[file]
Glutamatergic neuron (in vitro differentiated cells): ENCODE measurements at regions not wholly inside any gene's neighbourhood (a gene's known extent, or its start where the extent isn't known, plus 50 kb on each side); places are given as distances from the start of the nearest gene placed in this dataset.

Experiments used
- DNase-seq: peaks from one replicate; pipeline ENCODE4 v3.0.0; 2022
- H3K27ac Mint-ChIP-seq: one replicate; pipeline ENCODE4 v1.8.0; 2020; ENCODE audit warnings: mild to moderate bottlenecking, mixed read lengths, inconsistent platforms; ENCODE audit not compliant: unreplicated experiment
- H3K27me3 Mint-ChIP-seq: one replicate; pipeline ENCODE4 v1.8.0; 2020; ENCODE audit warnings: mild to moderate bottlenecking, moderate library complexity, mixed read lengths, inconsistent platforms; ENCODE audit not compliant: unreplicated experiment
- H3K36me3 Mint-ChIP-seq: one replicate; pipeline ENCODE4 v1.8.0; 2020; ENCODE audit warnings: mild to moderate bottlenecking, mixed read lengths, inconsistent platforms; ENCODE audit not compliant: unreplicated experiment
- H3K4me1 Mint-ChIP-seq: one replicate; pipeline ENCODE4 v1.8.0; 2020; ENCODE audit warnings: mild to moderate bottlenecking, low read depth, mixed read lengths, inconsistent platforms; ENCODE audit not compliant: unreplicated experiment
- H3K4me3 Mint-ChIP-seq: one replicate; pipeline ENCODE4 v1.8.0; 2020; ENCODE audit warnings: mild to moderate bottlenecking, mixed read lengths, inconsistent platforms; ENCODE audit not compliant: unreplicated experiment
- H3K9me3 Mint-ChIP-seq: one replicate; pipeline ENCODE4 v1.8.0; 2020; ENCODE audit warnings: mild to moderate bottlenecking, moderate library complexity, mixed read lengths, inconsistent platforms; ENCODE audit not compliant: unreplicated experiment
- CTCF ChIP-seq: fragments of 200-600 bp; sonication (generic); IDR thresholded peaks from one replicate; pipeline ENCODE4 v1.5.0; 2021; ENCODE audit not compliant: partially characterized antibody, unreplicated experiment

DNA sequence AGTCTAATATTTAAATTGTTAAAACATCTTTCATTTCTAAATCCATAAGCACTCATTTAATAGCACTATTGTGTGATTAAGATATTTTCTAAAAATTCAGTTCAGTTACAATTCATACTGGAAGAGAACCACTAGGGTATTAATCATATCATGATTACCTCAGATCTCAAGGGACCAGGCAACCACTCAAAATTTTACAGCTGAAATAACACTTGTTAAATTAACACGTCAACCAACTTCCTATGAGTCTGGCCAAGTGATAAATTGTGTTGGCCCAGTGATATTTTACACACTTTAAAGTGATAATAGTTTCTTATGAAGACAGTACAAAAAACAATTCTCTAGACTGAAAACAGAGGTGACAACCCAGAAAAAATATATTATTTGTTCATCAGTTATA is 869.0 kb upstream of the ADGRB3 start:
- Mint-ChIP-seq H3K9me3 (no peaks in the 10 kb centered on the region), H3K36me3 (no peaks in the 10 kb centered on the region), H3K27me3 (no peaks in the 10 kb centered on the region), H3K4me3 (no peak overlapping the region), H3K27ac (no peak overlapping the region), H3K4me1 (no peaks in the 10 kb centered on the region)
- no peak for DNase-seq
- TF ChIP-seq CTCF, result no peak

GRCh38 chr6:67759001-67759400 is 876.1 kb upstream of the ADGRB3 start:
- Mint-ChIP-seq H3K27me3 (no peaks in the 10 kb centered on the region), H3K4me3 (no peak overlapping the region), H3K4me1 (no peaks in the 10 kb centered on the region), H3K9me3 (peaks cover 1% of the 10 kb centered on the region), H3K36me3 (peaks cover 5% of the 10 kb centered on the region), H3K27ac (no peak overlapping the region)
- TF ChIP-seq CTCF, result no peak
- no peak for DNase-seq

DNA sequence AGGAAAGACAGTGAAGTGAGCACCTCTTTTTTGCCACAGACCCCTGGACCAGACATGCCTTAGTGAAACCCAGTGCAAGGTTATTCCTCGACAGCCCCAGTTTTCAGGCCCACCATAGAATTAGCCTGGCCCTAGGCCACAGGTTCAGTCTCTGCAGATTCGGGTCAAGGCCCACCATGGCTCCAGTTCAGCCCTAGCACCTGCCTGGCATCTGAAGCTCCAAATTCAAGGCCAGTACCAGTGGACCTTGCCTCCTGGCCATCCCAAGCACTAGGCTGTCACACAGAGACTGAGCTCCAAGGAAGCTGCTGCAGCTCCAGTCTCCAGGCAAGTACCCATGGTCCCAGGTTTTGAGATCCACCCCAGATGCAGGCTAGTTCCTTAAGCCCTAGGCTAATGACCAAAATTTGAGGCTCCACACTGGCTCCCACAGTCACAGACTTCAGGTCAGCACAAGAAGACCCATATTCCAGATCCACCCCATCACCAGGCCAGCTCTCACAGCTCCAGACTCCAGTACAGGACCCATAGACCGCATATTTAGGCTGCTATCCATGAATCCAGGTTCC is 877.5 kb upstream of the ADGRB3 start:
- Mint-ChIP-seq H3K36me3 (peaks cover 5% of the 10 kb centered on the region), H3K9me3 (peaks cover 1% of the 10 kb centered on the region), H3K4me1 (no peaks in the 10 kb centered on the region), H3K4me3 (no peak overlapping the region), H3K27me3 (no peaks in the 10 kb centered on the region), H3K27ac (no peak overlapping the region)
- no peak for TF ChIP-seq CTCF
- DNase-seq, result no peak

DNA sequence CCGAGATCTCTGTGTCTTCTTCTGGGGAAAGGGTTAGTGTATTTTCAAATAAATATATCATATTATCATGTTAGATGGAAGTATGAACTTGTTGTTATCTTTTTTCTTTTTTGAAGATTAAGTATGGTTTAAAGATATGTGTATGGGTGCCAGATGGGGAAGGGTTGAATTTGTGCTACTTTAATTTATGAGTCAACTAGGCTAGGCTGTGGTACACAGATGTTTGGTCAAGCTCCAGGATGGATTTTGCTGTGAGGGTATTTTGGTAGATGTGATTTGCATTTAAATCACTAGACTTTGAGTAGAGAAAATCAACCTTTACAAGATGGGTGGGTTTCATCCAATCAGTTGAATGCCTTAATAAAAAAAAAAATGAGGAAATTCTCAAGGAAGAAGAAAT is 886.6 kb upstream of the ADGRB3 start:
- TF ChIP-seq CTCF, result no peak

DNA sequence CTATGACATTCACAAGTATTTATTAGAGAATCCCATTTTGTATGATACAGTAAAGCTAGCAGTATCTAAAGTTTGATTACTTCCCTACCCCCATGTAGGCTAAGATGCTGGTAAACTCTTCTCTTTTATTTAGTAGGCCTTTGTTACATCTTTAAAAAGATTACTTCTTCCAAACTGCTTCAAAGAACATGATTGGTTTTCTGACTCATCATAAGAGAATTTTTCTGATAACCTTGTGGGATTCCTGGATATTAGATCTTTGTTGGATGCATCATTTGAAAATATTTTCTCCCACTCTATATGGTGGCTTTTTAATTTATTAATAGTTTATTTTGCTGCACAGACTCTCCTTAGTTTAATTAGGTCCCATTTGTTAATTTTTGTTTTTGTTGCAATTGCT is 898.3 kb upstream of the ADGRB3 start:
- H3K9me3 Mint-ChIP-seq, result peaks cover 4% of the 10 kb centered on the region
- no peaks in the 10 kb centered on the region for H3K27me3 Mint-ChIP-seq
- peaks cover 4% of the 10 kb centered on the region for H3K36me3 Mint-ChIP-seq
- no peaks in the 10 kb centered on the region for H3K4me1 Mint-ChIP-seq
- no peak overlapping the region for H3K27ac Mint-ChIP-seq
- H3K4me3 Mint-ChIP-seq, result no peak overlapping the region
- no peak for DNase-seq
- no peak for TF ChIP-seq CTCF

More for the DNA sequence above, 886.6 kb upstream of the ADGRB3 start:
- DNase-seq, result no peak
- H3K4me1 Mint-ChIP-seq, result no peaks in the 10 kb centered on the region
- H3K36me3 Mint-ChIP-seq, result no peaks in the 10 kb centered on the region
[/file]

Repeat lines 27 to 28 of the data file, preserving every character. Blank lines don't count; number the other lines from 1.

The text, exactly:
- no peaks in the 10 kb centered on the region for H3K27me3 Mint-ChIP-seq
- peaks cover 4% of the 10 kb centered on the region for H3K36me3 Mint-ChIP-seq